Some stories might be lies but are still worth telling. Several weeks ago my friend Gina, who works at the island health food store, told me a cautionary tale about her great 80 something-year-old aunts. She swears it’s true.
Let’s call them Gertrude and Delilah. They live together in Winnipeg and grew up as hardy, windblown prairie gals wearing ironed print dresses, working each day except Sundays, harvesting a life from the land. They still wear those print dresses, but now adorn themselves with modest Avon rhinestone brooches. In the crooks of their wizened elbows they each haul a massive black handbag loaded with a life’s worth of whatever one might need.
Two months ago, Gert and Del decide they need a little extra cash for the holidays so they hop on a bus and head desert south to the glitz and glam of Las Vegas. They’re going try their luck on the slot machines; heck, at their age, what do they have to lose, right?
Now, according to Gina, they’ve never been out of Manitoba. The radius of their life has been rich if not wide. This was a big trip and although they made it, it plum tuckered them out. Still, they settle into their room at the Hilton, have a cup of tea and then, with a lock-and-load attitude, they head downstairs to try their luck.
Well, after an hour it all becomes a bit much for Delilah. The first round or two of lime daiquiris and bundles of quarters was fun, but she’s had enough. Feeling a little lightheaded, she heads back up to their room. Not so for Gertrude. She’s determined to milk that slot machine the way she used to squeeze it out of her cow, Betsy. She cranks that shaft like she’s 20 again. But after another two hours with no wins, her Canadian frugality sets in. She knows when to quit. Besides she doesn’t want to come across as some gambling addict, not in the winter years of her life. What would Del think if she got in after midnight?
So she heads towards the elevator, purse firmly hidden under sagging breasts. It’s weighed down with a plastic Dominion grocery bag full of change. She figures tomorrow will be her day. The bell rings and the doors slide open. She steps in and carefully pushes the button for the 10th floor. Just as the doors are closing, two enormously large black men step in. Gertrude, our heroine, stands all of a shrunken four-and-three-quarters feet beside them. Her knuckles wrap tightly around her bag. She’s probably had that purse for more than 30 years and polishes it up nice every mid-January when its too cold to do much else but that and knit. There’s no way in hell is she going to give it up now.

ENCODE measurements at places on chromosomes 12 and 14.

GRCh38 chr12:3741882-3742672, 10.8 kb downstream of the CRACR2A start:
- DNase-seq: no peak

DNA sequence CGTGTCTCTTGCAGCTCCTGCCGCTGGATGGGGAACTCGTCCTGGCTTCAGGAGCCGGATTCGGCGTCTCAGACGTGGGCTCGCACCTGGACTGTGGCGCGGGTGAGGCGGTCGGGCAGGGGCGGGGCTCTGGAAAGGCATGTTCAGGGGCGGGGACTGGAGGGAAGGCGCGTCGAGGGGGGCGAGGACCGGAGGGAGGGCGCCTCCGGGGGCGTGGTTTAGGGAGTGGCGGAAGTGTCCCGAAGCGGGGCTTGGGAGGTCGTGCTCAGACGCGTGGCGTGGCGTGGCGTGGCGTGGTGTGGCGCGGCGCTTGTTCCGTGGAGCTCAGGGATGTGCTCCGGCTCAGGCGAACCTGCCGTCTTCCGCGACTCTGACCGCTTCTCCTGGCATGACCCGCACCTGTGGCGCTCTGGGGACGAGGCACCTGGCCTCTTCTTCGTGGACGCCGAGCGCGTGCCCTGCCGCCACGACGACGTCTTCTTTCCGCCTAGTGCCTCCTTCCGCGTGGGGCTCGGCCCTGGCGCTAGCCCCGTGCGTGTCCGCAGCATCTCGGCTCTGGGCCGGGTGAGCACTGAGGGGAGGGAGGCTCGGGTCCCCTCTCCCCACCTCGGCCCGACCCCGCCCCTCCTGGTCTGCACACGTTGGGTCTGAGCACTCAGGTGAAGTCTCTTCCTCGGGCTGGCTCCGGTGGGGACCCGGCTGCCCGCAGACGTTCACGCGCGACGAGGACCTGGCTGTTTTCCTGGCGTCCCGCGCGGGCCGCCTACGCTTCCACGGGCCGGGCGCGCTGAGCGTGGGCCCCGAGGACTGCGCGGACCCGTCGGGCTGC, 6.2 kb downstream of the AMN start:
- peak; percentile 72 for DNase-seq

Then she hears it: “Hit the floor!”
Well, at moments like this the body just seems to take over. Gertrude, feisty salt-of-the-earth widow; Gertrude, who has never been within a foot of an Afro-American; Gertie, like an ungentled horse, lurches backwards, throws her purse mid air, and slams her 105-pound body on the carpeted floor of the elevator of the hotel–hundreds of quarters pelting her from above.
“Excuse me, ma’am? Are you okay?” says the one guy as he helps her up. “What happened?”
To which she replies, “But you said, ‘Hit the floor.'”
Horrified, he responds, “I said ‘Hit the fourth floor.”
The next morning, they’re quite packed and ready to leave when a contrite but broadly smiling hotel manager arrives at their suite door. His arms are loaded with a splendid bunch of tall red roses. He hands the astonished Gertrude the bouquet when she notices that every rose has a $100-bill wrapped around its stem. It is a good-sized bundle of roses, too. She opens the card and reads, “Thanks for the best laugh I’ve had in years!” Wait for it… “Signed, Eddie Murphy.”
She looks up and says: “Who’s Eddie Murphy?”
You read it here first. Look for it on the David Letterman show, or in the next slapstick comedy you rent. Once again Canadians come through as a source of inspiration, ridicule and delight.
Having told and retold this story at every dinner party I’ve recently been invited to, I’ve come to realize that most of us live like Delilah and Gertrude, on constant alert. We live what we know and when we take a risk to try something new we step out into another scary world, one filled with challenge, discovery and occasionally humility–rarer still, reward. I think of all the social conditioning that wound Gertrude up into herself, including a lifetime of not having seen someone with a different skin colour than her own, living her outer reality through television and newspaper statistics, and yet still driven to want to bust out and try her luck despite the odds.
Stepping more uncomfortably into our protagonist’s sensible brown loafers, I imagine what life is like for a vulnerable elderly person in a world that no longer respects age and wisdom; as a hypervigilant woman, whose body is constantly on guard. Then I realize as a queer male I also clutch closer what is dearest to me when walking through non-gay ghettoed spaces. As a male I can often forget about my safety, or at times even fake it, chin jutting out in subtle defiance.
Whether it is ageism, sexism, classism, racism or homophobia, we live in a world of propagated fear, where we won’t recognize each other’s vulnerabilities until one of us is flat on the floor.